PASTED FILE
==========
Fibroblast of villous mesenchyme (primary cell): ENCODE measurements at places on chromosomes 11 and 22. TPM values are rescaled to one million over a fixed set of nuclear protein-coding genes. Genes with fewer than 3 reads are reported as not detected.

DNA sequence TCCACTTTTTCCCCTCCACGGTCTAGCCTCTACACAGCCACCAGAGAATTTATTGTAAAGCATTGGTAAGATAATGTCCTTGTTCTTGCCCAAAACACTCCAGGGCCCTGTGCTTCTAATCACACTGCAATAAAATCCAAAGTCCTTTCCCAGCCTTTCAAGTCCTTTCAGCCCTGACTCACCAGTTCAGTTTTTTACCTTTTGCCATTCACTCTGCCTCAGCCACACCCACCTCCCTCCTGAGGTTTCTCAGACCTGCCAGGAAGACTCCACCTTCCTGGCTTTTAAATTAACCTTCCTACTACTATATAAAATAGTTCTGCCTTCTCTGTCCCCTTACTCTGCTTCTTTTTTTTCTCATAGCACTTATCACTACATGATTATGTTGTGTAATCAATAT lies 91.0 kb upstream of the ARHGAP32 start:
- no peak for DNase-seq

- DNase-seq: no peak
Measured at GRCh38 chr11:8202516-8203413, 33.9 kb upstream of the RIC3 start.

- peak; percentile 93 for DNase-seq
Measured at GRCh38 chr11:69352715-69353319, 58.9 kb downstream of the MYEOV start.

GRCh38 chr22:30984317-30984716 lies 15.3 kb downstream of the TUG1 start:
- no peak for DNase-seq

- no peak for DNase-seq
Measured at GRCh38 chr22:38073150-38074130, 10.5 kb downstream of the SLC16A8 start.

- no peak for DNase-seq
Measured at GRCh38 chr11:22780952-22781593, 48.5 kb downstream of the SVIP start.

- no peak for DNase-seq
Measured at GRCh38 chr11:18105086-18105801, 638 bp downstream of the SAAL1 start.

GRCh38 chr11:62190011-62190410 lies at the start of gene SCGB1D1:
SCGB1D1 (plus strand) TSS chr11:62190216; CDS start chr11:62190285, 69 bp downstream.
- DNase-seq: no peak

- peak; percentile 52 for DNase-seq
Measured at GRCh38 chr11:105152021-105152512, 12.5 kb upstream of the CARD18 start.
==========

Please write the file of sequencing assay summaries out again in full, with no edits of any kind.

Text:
Fibroblast of villous mesenchyme (primary cell): ENCODE measurements at places on chromosomes 11 and 22. TPM values are rescaled to one million over a fixed set of nuclear protein-coding genes. Genes with fewer than 3 reads are reported as not detected.

DNA sequence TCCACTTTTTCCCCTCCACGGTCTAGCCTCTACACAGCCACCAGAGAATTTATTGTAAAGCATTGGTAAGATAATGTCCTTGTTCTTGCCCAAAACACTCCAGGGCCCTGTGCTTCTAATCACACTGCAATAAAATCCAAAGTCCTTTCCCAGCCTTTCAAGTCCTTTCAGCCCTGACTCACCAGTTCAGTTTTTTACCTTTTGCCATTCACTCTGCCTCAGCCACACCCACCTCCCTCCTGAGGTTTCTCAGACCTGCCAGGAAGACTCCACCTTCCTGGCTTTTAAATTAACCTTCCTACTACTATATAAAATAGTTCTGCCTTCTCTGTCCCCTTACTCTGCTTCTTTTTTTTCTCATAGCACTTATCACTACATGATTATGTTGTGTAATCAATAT lies 91.0 kb upstream of the ARHGAP32 start:
- no peak for DNase-seq

- DNase-seq: no peak
Measured at GRCh38 chr11:8202516-8203413, 33.9 kb upstream of the RIC3 start.

- peak; percentile 93 for DNase-seq
Measured at GRCh38 chr11:69352715-69353319, 58.9 kb downstream of the MYEOV start.

GRCh38 chr22:30984317-30984716 lies 15.3 kb downstream of the TUG1 start:
- no peak for DNase-seq

- no peak for DNase-seq
Measured at GRCh38 chr22:38073150-38074130, 10.5 kb downstream of the SLC16A8 start.

- no peak for DNase-seq
Measured at GRCh38 chr11:22780952-22781593, 48.5 kb downstream of the SVIP start.

- no peak for DNase-seq
Measured at GRCh38 chr11:18105086-18105801, 638 bp downstream of the SAAL1 start.

GRCh38 chr11:62190011-62190410 lies at the start of gene SCGB1D1:
SCGB1D1 (plus strand) TSS chr11:62190216; CDS start chr11:62190285, 69 bp downstream.
- DNase-seq: no peak

- peak; percentile 52 for DNase-seq
Measured at GRCh38 chr11:105152021-105152512, 12.5 kb upstream of the CARD18 start.